Both are wrong. The lowest paid workers are getting nothing at all - indeed most of them work for nothing. A few get the "Carer's Allowance" for their care of a family member. Of those that do, and I know a few, they use the money to help pay things like the electricity bill. For the most though there is an army of unpaid grandparents and the like who are simply expected to "volunteer" and who might even be paying to do so. 

And while the union movement might like to try and claim credit the reality is that the Fair Work Commission meets on a regular basis and sets the minimum wage. That's what the FWC is there for and, while union demands might be put before them, it is not how wage increases are decided.

Now yes, inflation has risen. The Reserve Bank wants this back under control and the 5.2% increase is of concern to them. It isn't going to help. Someone has to pay for the wage increase.

Someone in the next street employs a number of people. Knowing what was likely to come he held a meeting with them, showed them the books and said something like, "I am paying myself less than I am paying you. I can afford to pay four of you the likely increase - not five. Or you can all keep your positions and when the two new contracts start in September and October I can increase your wages then and give you the back pay. It's up to you. Everyone kept their jobs. He's a good employer with a good business that was hit hard by the pandemic. His workers are loyal and work hard for him.

It was one of his workers who told me about this. He had come around to see me to ask if he could have a look in the shed for a piece of timber. Out on one of their regular jobs he had found a small job which needed doing to make it easier for a disabled employee in another business to do their job. He was going back to do it in his own time. This is the sort of man the other one employs.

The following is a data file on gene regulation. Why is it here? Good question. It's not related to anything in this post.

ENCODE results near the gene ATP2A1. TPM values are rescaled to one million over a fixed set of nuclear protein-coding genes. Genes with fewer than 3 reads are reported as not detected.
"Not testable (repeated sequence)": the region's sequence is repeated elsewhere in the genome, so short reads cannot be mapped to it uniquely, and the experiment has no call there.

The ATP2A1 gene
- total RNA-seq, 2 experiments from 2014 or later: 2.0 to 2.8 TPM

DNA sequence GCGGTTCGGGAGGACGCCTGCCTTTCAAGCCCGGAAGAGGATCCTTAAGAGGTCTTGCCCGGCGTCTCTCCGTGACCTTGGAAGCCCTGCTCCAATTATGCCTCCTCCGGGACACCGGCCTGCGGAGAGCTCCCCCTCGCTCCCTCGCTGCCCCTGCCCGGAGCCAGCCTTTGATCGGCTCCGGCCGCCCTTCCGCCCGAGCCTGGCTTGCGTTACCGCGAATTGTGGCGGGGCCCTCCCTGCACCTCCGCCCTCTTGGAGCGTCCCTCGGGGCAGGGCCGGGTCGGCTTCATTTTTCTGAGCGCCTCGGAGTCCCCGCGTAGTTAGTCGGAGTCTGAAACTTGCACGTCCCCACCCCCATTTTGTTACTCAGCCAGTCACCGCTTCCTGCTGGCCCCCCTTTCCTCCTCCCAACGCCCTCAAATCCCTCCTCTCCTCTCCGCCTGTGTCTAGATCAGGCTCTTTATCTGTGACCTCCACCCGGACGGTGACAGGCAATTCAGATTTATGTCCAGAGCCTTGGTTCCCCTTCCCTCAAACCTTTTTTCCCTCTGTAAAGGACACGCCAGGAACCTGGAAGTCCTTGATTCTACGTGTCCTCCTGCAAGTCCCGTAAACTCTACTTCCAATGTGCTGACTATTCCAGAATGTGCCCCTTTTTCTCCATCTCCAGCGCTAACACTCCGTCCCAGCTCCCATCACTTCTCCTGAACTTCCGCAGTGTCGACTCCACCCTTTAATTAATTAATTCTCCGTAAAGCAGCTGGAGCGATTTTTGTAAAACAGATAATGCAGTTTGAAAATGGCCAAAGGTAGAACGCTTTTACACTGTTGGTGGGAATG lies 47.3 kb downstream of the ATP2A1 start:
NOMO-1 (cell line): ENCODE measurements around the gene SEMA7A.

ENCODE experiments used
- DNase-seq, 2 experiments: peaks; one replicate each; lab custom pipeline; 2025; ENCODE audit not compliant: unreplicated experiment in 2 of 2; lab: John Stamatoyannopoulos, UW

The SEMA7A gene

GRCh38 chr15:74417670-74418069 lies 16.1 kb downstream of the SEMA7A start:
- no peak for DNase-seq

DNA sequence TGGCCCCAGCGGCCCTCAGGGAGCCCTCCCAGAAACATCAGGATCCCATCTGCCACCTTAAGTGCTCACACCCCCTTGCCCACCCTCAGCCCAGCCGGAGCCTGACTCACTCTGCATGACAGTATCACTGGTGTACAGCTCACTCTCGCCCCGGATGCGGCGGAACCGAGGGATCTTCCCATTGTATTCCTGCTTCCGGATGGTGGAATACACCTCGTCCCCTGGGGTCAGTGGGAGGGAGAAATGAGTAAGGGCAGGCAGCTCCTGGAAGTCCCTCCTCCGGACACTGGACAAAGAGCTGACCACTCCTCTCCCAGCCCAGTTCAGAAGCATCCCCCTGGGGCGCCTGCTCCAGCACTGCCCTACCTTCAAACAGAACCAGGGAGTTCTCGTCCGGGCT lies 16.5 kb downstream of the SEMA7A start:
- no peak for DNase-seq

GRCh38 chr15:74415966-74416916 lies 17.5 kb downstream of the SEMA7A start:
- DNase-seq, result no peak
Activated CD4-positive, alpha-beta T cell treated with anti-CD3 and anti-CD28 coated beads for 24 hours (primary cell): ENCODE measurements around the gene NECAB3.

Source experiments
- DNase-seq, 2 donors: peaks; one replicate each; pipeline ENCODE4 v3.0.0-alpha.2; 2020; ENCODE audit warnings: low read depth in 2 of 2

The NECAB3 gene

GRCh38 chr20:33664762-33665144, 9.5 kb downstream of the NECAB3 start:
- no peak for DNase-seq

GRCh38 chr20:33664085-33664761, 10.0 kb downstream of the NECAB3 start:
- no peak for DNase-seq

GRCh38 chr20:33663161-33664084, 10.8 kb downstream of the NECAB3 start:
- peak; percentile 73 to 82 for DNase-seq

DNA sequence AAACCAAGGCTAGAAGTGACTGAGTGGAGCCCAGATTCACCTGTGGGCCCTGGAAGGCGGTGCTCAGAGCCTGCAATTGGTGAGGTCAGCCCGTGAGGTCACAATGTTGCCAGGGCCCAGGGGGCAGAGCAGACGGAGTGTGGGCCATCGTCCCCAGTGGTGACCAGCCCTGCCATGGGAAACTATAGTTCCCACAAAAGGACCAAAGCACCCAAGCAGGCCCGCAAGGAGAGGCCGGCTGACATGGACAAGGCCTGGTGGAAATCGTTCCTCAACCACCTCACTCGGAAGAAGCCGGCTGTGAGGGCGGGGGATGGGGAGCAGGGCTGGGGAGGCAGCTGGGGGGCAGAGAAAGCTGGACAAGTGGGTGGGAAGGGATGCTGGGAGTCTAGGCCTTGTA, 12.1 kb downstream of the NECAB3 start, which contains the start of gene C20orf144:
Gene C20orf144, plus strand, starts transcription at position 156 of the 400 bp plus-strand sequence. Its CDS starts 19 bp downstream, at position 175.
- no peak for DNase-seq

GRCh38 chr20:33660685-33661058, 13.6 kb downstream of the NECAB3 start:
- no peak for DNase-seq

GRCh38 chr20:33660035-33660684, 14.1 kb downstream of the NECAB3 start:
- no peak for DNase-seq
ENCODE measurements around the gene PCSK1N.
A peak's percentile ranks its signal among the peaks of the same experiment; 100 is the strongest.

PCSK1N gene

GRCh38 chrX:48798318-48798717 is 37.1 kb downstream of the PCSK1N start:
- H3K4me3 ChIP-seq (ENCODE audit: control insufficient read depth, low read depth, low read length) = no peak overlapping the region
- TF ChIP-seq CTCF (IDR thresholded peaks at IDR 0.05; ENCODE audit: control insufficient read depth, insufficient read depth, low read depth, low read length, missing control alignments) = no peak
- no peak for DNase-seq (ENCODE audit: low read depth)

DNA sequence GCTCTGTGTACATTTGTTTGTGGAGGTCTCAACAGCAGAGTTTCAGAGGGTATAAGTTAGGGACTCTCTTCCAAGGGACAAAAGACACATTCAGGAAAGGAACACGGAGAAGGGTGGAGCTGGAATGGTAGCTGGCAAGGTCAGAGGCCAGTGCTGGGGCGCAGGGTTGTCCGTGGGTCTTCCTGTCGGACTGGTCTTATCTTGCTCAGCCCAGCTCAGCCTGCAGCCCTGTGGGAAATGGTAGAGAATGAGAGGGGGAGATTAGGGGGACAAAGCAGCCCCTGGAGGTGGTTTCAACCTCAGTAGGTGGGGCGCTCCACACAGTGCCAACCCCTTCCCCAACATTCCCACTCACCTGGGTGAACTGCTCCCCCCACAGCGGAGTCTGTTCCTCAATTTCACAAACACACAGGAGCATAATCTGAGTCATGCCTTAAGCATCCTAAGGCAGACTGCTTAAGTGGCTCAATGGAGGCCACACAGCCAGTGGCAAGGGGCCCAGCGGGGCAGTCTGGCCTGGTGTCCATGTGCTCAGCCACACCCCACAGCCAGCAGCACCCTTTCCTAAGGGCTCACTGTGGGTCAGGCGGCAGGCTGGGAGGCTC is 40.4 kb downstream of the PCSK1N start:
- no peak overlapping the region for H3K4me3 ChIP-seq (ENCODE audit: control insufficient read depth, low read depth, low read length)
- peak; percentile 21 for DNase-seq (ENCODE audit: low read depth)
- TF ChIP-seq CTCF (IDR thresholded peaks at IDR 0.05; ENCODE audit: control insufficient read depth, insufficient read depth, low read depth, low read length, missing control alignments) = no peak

"None of us wanted to see anyone else lose their job. He'll pay us when he can and if he can't then too bad. Things are tough and that bit extra would make a real difference but we all have mortgages and you know what that means."

Not everyone could afford to put that sort of offer out there. There are places where a union person would object and demand the wage increase even if someone else was out of a job. I wonder though how much of this sort of thing will go on. I hope there is more understanding when people genuinely need to work out ways and means of paying the increase, much more of it. Pay rises are undoubtedly nice but keeping a job is surely even better?


Wednesday 15 June 2022

Rolling blackouts are

being forecast as we struggle to work out how to reach that supposedly magical "net zero" point considered so important by so many.

It is winter in Downunder. The state I live in gets quite cool but we almost never see snow - and then only for a day or so at a time in the hills behind me.  I can add another woolly layer and, due to my mother's foresight we have a gas cook top. "If the power fails I can still make something hot," was her argument. It's a good one. 

And I am fortunate that I still live in a house. I am not living in a caravan or a tent or living rough. I have that extra woolly layer - and the Senior Cat's ancient quilt if I need it. 

Of course, in a blackout, I would not be writing this or thinking about the responses to this morning's batch of work emails. (They would be unread but are now already downloaded. I was thinking about them as I had breakfast too.)

But should we really be having these problems? We have some of the largest sources of potential energy in the world - coal, gas, uranium, hydro-electricity. We export coal, gas and uranium to countries who use those things as their sources of power. Here we are closing down coal fired power stations - and yes we should. They are old and dirty. We are attempting to do the same with gas - which is in short supply because we export much of it. Nuclear power has been a no-no-no in Downunder for more years than I care to remember - even while we are happy for other countries to use the uranium we mine. 

No, we are supposedly going along the "renewables" path. Nobody is actually dare mentioning we might fail to reach the end, the holy grail of 100% renewable energy that is safe, secure, genuinely sustainable, efficient, and environmentally sound. 

The reality of course is that we won't. Without reliable sources of power the modern world cannot operate. People are going to have to do without heating in winter, cooling in summer, the endless use of private means of transport. The use of electricity in other places and for other purposes would have to be cut back - in some cases drastically.  The cost would be massive.